Fair Rents (Scotland) Bill or Artificial state manipulation of free market rent?10:34 AM, 6th November 2020
About 4 weeks ago 36
Regular readers of the Daily mail will no doubt have a healthy disregard for “human rights” or “yuman rites” as dubbed by their esteemed columnist Richard Littlejohn.
As a regular reader of the Property 118 blogs, I notice that there have been two recent columns relating to the impact of “human rights” on evictions of tenants in the private rented sector.
Mary Latham produced an excellent blog raising a genuine concern about the impact of the Human Rights Act upon private sector landlords. Mark Reynolds then replied, setting out his view that there should be no significant impact on private rented sector evictions.
The question of the impact of a tenant’s “human rights” on evictions in the private sector seems to be exercising many minds at present. As indicated in Mark’s reply, the Human Rights Act was and is designed to ensure that public authorities act towards individual citizens in a manner which is compliant with the rights set out in the European Convention on Human Rights. The Convention dates back to 1950 and the United Kingdom has been a signatory since that date. “Human Rights” were not invented by the Labour Government in 1998!!
As Mark also points out, the phrase “public authority” is defined in the Act. It does go further than what might be considered as obvious public authorities (e.g. local councils). It is clear from the Act that any organisation which is exercising “functions of a public nature” will be deemed to be a public authority and will require to act in a manner which is compliant with convention rights. This definition clearly means that housing associations for example will have certain duties towards tenants when they are pursuing eviction actions or deciding on allocations.
The initial idea, when the Human Rights Act was enacted, was that the duties would apply in a “vertical” fashion. In other words, the State would owe duties to individuals. Generally speaking it was not thought that the Act would work in a “horizontal” fashion. In other words, if no public authority was involved the courts would not apply the principles of the Human Rights Act in dealings between private individuals.
It has to be remembered, however, that the courts themselves are public authorities and they must act in a way which complies with convention rights. Accordingly, in any action for eviction, the court would be entitled to have regard to the tenant’s rights under article 8 of the Convention, namely their right to respect for their private and family life and their home.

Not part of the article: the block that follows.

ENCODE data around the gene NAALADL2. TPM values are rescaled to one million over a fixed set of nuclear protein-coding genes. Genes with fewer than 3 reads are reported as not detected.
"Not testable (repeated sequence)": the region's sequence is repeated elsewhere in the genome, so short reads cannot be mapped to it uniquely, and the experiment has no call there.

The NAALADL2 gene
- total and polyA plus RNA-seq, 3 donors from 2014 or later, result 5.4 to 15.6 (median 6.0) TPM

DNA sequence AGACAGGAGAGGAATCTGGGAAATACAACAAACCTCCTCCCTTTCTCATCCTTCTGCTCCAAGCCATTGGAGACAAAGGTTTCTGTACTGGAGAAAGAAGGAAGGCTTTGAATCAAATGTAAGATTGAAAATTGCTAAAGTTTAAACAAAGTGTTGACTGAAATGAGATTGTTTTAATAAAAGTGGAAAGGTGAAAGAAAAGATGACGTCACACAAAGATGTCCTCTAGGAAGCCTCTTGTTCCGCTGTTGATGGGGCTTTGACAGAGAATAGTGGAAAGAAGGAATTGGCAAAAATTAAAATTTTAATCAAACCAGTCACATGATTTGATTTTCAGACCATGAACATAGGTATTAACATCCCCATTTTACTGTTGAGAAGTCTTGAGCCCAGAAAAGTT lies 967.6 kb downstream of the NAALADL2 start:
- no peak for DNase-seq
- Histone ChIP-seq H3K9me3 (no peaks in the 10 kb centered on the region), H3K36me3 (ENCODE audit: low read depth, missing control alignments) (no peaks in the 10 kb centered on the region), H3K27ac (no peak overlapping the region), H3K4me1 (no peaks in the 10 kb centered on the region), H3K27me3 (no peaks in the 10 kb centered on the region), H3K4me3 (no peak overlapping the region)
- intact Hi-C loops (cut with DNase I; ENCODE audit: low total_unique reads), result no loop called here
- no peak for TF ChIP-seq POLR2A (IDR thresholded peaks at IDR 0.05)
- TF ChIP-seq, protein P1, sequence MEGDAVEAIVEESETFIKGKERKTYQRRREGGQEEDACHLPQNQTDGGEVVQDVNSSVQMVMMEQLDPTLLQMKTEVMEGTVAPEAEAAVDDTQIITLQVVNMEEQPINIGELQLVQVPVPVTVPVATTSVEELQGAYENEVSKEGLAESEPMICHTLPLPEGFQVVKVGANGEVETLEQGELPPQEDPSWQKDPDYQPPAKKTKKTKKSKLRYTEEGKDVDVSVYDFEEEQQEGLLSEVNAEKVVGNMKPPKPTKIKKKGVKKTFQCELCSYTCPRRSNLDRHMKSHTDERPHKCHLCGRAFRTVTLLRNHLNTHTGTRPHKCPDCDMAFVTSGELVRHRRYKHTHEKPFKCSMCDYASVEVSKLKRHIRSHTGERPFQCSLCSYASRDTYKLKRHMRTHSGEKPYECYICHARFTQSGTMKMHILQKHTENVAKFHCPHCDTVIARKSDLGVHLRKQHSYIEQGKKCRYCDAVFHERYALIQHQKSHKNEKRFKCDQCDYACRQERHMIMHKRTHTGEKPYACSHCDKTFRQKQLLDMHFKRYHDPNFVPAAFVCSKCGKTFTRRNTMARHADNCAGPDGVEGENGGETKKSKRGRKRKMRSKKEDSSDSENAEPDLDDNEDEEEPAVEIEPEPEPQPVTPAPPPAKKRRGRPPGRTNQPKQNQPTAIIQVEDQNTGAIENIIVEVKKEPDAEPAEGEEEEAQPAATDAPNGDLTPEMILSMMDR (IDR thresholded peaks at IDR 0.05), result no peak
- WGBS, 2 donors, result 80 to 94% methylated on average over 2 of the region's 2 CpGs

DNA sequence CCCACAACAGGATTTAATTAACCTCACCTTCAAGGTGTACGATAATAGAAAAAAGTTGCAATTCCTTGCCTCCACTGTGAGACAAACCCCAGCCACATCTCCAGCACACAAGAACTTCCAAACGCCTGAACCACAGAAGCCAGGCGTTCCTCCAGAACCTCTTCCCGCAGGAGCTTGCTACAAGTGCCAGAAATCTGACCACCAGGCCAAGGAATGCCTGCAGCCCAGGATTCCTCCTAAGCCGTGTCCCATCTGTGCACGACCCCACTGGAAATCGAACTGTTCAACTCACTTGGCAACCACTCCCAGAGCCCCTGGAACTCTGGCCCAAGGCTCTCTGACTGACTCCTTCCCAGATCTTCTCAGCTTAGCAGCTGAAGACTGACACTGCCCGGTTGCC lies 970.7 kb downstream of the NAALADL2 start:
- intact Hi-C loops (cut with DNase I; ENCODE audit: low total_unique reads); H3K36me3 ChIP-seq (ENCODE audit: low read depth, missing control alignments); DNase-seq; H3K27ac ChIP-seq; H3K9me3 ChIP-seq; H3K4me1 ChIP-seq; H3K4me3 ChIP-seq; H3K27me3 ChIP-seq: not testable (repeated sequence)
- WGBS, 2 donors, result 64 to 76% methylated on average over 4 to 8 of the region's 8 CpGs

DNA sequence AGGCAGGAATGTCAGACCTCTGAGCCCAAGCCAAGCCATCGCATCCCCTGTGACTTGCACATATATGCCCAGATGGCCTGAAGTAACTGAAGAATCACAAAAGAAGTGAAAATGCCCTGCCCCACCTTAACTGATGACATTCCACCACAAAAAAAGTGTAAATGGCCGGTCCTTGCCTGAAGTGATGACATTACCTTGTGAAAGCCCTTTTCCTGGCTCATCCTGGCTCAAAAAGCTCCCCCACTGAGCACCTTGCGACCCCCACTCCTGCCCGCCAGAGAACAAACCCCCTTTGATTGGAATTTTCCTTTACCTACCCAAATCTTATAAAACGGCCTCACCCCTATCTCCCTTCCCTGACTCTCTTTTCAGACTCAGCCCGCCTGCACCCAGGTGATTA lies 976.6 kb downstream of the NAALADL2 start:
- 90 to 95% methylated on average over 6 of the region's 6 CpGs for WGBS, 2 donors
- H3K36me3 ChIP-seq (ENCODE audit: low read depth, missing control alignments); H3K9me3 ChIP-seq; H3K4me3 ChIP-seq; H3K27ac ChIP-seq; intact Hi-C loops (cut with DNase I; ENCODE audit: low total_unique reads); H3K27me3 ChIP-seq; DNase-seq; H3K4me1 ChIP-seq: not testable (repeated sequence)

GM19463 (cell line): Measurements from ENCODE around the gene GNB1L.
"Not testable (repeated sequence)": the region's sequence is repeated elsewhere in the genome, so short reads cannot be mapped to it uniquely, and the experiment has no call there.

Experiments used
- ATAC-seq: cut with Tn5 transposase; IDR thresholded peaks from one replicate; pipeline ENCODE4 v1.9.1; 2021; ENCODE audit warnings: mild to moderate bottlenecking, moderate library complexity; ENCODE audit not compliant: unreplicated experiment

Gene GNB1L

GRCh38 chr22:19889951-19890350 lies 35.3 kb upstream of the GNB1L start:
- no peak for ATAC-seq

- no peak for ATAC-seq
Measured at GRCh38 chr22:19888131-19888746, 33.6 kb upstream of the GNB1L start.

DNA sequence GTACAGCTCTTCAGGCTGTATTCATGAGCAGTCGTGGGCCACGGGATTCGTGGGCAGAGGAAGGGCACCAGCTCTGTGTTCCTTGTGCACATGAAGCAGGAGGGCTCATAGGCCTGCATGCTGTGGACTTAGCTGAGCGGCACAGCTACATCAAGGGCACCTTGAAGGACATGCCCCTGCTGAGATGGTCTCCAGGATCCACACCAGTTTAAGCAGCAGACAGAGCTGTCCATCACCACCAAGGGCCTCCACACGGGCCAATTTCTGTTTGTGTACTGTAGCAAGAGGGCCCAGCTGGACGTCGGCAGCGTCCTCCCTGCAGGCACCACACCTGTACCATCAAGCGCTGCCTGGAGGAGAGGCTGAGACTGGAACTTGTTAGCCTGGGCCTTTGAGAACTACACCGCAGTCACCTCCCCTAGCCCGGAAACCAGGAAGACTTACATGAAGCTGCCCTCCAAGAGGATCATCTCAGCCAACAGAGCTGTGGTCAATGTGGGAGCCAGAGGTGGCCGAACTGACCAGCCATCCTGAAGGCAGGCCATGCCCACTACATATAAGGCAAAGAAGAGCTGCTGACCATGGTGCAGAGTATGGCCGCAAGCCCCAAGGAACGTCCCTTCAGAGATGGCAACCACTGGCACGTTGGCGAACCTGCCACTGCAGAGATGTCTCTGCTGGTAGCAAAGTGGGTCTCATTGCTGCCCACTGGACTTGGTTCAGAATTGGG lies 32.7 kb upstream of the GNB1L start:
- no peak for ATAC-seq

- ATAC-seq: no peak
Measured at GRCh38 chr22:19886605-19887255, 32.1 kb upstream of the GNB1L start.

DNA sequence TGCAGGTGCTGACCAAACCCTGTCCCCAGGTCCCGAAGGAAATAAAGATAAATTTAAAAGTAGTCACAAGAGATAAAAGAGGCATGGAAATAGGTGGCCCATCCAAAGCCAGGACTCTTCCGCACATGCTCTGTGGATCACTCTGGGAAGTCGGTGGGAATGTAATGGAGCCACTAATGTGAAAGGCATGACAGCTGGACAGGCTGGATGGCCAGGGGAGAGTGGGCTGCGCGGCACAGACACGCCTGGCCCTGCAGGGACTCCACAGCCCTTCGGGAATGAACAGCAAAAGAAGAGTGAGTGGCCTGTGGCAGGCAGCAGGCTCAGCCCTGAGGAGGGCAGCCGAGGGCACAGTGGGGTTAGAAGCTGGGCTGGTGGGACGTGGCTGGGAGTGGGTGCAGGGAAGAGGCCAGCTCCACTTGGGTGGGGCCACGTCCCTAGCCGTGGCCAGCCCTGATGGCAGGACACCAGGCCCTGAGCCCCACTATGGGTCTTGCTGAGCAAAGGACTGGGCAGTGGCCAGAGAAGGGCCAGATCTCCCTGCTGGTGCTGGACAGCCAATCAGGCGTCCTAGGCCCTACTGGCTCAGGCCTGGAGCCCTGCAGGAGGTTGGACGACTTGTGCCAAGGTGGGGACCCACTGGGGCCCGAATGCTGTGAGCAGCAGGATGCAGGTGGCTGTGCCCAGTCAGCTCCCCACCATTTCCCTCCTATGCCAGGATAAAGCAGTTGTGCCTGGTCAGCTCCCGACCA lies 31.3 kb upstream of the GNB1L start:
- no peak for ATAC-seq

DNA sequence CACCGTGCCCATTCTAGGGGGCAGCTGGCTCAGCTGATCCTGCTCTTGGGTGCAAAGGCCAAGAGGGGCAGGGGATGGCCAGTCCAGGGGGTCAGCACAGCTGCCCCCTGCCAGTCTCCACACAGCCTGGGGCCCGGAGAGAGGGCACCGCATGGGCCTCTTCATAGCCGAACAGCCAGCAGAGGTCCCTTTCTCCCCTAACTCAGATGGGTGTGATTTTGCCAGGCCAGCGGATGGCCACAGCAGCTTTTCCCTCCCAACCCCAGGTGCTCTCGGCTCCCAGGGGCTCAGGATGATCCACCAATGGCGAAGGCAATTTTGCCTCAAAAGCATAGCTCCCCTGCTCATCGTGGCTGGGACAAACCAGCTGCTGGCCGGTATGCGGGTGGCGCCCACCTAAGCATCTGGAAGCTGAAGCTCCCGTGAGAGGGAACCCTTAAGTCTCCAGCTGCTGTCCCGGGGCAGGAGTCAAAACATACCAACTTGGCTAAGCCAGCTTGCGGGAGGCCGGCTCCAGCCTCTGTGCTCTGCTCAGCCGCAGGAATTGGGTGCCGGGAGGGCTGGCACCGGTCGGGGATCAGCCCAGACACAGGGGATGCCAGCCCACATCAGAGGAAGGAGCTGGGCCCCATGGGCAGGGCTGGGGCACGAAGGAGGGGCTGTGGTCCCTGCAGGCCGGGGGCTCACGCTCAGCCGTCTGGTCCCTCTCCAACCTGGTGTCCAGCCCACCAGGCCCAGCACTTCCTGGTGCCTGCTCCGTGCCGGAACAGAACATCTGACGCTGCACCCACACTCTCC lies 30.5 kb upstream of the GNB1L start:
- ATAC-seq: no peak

As a lawyer who specialises in the field of evictions, I have not yet seen any decision in any court in which a tenant has been able to successfully defend an eviction action in the private sector based simply on “human rights”.
I have recently seen an attempt in Glasgow Sheriff Court by a tenant’s solicitor to argue that the mandatory ground which exists in Scotland for eviction based on rent arrears was not “human rights compliant” and thus should be struck out. This was done by attempting to raise what is called “a devolution issue”.
When the Scottish Parliament was set up in 1999, the relevant law which set it up indicated that all laws passed by the Scottish Parliament must comply with the Human Rights legislation. In Scotland, if we think that any law passed by the Scottish Parliament fails that test we can raise a challenge to it by means of “devolution issues”. The lower court would then pass the challenge to a higher court to enable it to determine whether the law passed by the Scottish Parliament was “Human Rights Act compliant”.
In this particular case, the challenge was to an Act made by the UK parliament ten years before the passing of the Human Rights Act and ten years before the passing of the Scotland Act. The sheriff quite correctly took the view that the raising of a devolution issue to challenge the competency of a prior UK Act was entirely outwith the scope of the idea of devolution issues. Accordingly he rejected the challenge. The mandatory ground remained open to the landlord subject to the court’s over-riding duty to acknowledge the concept of human rights.
I share the view expressed by Mark Reynolds that the recent Supreme Court cases have taken a pragmatic view of the interpretation of human rights and have not led to any decision being made that evictions are always a breach of human rights.
I would certainly be telling any private sector landlord that they should not be significantly worried about any challenges under the Human Rights Act when they raise eviction actions. Assuming that they have followed the relevant procedures laid down in the various Acts, and that they have a relevant proven ground for eviction, then it will always be open to the court to grant the appropriate decree for eviction.
In conclusion, we should bear in mind the words written in large friendly letters on the front cover of the Hitchhikers Guide to the Galaxy . . . “Don’t panic”.
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